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In light of how ajax is actually used by most sites today; why is ajax embraced while frames are still regarded as a bad idea?

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up vote 7 down vote accepted

AJAX, from where I'm sitting, is a sort of grand tradeoff. You are breaking things in the "document" model of the interwebs so that your site can behave more like an "application." If a site is using AJAx well, they will break the document model in subtle ways that add something of value to the application. The "vote" link isn't really a link, but it gives you a cool animation and updates the question's status asynchronously.

Frames break just as much, if not more, of the document model (bookmarks, scrolling, copy-and-paste, etc) but without as much of the benefit. Frames also insert whatever decorations my OS/Window manager happens to be using, so they look pretty ugly.

AJAX, if done correctly, also breaks better for people using screen readers, text-based browsers, etc.

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You can "do" AJAX without breaking the document model using unobtrusive javascript. – voyager Oct 20 '09 at 22:12

The big problems with frames are that it's possible to deep-link to the frames page outside of the frameset, and that bookmarking rarely works as expected. There are of course fixes for all these things, but they simply make an already not-very-nice system even clunkier and more complicated.

Ajax, as I have stated elsewhere, is more about bringing modern javascript to the mainstream and making it acceptable again than it is about using the xmlhttp object (which is really what the term AJAX means). Once you have a site on which javascript use is accepted and even expected, there's a lot more interesting stuff you can do with it.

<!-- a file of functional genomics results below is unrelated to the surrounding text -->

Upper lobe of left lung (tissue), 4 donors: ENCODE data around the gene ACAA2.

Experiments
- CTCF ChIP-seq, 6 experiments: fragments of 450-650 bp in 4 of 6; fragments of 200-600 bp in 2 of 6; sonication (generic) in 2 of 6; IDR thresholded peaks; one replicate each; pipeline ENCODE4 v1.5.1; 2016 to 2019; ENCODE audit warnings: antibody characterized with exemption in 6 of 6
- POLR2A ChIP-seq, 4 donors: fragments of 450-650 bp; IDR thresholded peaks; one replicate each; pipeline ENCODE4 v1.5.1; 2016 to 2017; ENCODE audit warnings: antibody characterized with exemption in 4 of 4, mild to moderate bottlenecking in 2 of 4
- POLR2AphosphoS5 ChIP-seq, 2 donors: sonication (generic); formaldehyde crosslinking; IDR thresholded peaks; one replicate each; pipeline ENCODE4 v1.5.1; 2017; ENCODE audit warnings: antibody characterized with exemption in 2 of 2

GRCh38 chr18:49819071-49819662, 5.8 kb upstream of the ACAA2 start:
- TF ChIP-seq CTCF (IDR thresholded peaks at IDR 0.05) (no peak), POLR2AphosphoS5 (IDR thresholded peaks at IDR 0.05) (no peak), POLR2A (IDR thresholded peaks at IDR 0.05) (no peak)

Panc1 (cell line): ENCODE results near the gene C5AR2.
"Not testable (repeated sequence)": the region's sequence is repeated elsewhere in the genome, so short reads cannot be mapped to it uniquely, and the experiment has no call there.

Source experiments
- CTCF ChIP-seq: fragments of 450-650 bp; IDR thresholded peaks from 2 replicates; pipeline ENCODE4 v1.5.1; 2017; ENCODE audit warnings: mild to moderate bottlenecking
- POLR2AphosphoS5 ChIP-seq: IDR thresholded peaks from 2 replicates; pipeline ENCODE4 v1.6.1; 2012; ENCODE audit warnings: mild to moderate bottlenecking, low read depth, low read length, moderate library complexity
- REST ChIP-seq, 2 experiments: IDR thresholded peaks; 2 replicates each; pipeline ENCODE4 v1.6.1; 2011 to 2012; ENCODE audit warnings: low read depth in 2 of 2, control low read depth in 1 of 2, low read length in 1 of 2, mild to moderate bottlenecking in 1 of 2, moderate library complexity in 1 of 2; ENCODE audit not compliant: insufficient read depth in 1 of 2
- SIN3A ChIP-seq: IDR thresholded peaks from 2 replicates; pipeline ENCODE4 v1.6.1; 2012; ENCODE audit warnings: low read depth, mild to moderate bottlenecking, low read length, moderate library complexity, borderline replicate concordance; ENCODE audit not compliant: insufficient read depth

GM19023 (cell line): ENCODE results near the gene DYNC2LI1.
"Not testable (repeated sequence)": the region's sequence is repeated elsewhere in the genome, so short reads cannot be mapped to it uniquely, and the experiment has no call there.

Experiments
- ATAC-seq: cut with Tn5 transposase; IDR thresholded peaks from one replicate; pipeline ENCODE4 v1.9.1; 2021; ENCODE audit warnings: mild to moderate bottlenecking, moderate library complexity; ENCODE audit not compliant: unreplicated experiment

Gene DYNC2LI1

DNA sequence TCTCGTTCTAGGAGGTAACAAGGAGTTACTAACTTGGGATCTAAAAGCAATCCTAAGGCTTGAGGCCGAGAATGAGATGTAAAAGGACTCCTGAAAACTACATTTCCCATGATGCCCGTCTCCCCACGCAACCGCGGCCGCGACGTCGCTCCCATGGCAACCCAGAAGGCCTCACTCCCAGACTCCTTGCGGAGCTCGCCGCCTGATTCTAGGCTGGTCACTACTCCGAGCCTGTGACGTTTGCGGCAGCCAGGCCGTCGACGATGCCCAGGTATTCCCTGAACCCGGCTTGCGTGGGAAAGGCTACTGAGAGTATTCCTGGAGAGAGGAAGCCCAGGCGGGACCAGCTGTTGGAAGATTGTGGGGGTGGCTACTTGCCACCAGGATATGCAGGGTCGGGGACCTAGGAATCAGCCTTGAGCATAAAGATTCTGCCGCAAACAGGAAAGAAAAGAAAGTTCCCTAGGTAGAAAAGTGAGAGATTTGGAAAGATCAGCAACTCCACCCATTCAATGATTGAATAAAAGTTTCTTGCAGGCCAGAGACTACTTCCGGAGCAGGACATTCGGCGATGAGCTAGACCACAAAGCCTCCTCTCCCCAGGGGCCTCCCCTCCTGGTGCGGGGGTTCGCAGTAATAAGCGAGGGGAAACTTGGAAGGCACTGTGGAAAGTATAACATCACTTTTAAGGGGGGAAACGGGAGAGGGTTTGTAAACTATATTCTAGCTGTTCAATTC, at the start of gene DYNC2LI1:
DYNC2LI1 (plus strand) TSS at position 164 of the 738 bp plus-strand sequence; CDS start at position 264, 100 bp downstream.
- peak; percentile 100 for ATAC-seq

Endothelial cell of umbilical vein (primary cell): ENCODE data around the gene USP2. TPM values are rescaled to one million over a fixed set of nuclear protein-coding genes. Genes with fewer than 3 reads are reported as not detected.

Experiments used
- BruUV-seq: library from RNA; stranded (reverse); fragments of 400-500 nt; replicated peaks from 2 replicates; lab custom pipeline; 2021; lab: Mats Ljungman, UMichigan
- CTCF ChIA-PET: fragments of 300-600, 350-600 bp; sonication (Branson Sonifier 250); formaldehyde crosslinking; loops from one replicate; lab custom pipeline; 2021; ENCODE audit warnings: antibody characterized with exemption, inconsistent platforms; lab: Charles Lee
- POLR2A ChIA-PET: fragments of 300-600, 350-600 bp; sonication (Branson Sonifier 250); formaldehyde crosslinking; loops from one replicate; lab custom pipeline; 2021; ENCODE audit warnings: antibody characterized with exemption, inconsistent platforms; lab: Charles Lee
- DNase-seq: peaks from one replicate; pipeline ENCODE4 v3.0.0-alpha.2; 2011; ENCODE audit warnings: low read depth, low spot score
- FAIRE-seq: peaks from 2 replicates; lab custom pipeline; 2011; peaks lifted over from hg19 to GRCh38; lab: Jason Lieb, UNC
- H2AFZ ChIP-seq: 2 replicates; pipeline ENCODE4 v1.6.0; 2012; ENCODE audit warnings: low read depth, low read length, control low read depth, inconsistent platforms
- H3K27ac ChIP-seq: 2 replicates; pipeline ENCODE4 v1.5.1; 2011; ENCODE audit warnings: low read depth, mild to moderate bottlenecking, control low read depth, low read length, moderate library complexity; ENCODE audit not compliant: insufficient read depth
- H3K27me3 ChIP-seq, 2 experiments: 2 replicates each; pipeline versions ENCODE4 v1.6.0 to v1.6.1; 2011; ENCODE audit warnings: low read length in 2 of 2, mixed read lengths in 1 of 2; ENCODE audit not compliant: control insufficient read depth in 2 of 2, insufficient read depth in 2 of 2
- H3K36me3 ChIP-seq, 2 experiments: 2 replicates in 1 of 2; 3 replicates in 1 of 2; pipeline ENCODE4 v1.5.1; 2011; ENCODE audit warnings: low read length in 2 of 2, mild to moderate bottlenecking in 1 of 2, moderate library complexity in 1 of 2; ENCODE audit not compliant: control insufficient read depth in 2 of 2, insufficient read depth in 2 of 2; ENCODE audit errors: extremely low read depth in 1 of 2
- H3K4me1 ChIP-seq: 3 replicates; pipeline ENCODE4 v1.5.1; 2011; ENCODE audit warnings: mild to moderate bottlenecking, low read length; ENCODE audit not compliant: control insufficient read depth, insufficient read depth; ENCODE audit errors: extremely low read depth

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With Ajax you can put all your logic in javascript code. That way you can create or use a javascript library that does not depend on your page. if you use an iframe, now you have to deal with a hidden control and most of your javascript code has to know the iframe.

Also for search engines work better if the page don't have frames.

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Ajax gives you more granular control. You can update an individual element in a page, where Frames give you control of blocks that aren't even really in the same document.

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Here are two simple answers:

1) Just using the term AJAX is cool and makes your project sound more "Web 2.0". Frames is not sexy. In fact, in web terms, frames are the antithesis of sexy.

2) AJAX is forward looking even if used in non-standard or poorly supported ways. It is less likely, IMHO, to break moving forward compared to frames which is backward looking even if in the same manner.

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Ajax and frames are completely different from an accessibility standpoint (they're also completely different full stop). Frames offer very little positive effect but bring with them a host of negative issues. Ajax on the other hand makes the user interface more dynamic without compromising usability in most cases.

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